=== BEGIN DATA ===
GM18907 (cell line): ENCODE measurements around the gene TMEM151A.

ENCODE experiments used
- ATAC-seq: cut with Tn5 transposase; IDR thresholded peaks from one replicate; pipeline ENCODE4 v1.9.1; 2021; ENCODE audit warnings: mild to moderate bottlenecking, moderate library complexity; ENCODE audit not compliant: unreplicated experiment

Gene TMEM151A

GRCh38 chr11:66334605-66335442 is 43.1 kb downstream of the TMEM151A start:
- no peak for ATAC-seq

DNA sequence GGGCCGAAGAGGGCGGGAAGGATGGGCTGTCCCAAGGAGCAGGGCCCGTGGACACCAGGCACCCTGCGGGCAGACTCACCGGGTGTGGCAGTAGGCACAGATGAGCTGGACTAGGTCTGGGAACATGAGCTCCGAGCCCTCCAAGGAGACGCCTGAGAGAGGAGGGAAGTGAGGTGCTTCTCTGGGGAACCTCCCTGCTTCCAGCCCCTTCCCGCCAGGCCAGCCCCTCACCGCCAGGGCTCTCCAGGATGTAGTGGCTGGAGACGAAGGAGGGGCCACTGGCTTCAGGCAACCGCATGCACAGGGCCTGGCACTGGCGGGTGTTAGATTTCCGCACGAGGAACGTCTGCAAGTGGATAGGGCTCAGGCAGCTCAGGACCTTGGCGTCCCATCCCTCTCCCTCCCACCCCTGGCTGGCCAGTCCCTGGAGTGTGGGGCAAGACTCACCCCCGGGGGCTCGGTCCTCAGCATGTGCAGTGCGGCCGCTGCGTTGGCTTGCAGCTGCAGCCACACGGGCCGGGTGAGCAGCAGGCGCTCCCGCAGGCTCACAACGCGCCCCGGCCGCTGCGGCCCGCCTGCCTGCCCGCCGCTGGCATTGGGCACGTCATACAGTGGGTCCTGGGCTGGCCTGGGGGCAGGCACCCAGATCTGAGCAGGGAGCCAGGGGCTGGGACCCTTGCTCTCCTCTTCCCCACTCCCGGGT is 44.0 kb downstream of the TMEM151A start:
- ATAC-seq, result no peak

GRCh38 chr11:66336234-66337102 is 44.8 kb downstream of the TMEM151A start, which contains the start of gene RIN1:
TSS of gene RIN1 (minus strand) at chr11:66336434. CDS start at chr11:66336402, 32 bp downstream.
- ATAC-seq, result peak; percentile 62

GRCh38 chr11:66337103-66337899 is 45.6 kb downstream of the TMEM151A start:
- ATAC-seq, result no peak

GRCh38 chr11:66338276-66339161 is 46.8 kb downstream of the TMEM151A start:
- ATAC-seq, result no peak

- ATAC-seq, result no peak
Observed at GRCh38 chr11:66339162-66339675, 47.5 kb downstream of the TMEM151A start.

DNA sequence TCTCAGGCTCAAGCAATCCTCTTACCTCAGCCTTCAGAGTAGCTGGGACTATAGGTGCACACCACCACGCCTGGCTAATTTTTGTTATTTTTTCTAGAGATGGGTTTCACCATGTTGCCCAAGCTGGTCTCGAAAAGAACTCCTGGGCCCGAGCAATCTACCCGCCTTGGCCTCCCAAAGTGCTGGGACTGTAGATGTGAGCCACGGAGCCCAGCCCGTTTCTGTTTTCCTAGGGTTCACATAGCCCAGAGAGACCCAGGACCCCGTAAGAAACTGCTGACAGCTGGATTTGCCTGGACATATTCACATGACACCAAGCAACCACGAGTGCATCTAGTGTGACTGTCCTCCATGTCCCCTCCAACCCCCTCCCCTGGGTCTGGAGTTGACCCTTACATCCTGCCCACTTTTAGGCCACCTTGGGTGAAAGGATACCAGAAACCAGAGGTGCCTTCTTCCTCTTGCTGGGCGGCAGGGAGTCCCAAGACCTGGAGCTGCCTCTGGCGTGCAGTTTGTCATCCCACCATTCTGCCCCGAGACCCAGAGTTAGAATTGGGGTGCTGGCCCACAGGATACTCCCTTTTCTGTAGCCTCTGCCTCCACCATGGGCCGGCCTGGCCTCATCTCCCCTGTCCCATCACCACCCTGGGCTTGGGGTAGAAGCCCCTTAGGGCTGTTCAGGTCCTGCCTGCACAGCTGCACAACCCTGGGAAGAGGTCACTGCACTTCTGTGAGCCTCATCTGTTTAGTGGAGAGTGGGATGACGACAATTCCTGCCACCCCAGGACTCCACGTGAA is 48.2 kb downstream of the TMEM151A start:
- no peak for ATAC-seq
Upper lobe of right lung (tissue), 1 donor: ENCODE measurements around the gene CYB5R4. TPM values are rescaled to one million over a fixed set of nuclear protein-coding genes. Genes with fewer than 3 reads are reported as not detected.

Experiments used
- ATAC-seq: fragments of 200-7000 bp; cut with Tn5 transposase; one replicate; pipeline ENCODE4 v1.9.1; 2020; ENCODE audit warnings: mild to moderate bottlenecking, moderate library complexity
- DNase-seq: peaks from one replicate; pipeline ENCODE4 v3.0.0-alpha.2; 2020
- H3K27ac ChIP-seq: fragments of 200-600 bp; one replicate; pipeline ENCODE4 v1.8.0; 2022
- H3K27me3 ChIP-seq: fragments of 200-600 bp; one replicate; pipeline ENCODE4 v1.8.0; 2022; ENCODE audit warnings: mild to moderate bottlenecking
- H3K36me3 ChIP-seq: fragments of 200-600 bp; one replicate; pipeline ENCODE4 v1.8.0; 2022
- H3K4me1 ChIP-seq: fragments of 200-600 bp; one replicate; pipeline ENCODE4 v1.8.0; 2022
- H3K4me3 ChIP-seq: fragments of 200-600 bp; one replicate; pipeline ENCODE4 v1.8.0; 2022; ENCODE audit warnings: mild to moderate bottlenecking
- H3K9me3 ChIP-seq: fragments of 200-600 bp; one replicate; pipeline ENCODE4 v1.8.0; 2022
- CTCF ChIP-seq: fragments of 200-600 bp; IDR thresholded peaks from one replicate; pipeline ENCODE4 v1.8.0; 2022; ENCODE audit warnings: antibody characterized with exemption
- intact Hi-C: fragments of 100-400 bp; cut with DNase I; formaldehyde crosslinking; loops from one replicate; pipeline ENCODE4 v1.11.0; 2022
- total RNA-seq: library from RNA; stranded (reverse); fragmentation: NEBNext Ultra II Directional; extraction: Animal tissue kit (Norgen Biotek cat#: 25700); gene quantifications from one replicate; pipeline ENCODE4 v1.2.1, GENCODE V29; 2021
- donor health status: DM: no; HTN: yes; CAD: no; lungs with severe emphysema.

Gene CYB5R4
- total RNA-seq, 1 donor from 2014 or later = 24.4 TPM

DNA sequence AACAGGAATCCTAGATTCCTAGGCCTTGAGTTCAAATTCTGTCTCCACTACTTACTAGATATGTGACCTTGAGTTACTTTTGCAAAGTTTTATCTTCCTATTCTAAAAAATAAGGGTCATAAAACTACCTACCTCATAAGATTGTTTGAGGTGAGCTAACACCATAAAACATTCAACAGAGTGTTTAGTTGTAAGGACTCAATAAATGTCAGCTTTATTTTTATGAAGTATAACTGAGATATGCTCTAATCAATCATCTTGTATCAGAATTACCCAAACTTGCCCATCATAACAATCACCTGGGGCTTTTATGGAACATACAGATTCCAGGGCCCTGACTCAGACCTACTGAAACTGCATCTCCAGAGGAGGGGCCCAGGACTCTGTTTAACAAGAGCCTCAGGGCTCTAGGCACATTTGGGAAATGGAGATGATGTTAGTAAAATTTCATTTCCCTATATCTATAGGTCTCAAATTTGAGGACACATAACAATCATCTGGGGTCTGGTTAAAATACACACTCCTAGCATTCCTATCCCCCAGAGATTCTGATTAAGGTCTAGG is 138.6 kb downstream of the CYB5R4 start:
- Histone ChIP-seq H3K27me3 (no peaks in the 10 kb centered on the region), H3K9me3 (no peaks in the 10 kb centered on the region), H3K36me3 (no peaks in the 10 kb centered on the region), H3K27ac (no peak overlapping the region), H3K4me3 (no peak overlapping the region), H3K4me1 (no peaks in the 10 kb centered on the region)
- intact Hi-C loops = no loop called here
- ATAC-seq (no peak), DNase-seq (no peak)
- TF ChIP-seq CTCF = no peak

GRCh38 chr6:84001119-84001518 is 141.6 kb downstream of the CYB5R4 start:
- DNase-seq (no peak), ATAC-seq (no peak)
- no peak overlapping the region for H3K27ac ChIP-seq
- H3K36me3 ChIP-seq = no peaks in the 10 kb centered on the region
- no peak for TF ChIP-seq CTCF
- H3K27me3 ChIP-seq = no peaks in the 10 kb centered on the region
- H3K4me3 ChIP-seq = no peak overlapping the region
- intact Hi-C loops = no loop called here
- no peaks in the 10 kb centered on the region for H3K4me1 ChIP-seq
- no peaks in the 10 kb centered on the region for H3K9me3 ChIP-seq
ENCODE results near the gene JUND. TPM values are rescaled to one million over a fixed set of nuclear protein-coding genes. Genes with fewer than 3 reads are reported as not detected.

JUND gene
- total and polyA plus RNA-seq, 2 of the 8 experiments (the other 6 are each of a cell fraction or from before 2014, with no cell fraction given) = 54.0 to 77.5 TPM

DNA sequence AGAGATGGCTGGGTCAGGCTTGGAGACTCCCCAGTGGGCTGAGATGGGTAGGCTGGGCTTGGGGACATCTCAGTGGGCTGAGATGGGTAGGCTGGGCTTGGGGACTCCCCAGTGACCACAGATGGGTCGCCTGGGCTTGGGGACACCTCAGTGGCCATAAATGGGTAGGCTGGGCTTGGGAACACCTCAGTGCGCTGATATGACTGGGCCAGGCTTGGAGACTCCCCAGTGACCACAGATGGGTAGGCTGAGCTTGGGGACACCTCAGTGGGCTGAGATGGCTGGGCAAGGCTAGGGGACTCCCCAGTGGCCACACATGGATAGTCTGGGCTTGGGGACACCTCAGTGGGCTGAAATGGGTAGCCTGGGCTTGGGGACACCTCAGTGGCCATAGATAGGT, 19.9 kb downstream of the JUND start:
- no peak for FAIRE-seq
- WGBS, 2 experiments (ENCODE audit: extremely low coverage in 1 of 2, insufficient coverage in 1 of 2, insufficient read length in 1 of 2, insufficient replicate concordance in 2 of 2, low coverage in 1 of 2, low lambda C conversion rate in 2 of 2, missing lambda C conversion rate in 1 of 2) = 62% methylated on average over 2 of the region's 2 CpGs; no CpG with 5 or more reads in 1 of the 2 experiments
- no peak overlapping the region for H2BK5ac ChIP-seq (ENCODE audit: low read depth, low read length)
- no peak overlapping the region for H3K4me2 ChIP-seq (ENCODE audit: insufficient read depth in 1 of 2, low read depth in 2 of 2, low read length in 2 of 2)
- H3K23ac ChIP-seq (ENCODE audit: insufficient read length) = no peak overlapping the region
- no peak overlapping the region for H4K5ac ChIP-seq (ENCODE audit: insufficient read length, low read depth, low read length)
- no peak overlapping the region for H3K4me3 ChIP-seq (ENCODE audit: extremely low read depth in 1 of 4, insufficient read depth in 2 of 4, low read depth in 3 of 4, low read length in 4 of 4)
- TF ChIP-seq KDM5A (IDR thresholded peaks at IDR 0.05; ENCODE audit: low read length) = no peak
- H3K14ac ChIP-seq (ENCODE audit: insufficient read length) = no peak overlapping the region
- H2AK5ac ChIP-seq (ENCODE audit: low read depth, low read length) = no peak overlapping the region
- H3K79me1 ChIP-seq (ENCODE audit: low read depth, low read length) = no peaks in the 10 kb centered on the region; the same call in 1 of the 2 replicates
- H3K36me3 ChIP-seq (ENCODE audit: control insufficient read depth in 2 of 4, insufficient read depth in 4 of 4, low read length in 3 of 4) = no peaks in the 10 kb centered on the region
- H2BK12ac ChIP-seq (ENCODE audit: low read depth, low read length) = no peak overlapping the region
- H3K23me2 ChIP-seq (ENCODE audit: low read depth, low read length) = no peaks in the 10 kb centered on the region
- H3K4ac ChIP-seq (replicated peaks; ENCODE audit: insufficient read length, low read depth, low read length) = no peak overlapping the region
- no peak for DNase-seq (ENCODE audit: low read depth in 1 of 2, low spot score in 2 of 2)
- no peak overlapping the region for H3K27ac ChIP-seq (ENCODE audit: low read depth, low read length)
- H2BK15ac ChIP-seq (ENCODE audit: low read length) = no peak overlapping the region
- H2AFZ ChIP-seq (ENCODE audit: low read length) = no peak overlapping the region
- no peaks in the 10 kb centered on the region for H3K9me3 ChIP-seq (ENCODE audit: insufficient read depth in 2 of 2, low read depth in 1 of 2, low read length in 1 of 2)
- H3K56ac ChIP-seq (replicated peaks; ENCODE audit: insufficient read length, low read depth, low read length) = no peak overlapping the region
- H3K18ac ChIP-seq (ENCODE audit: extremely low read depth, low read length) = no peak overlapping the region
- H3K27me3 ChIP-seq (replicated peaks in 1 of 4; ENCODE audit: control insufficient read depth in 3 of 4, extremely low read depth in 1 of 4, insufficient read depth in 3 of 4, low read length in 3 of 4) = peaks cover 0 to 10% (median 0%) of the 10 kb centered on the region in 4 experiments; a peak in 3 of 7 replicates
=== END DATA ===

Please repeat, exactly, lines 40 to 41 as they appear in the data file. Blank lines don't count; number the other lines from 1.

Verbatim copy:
- TF ChIP-seq CTCF = no peak

GRCh38 chr6:84001119-84001518 is 141.6 kb downstream of the CYB5R4 start: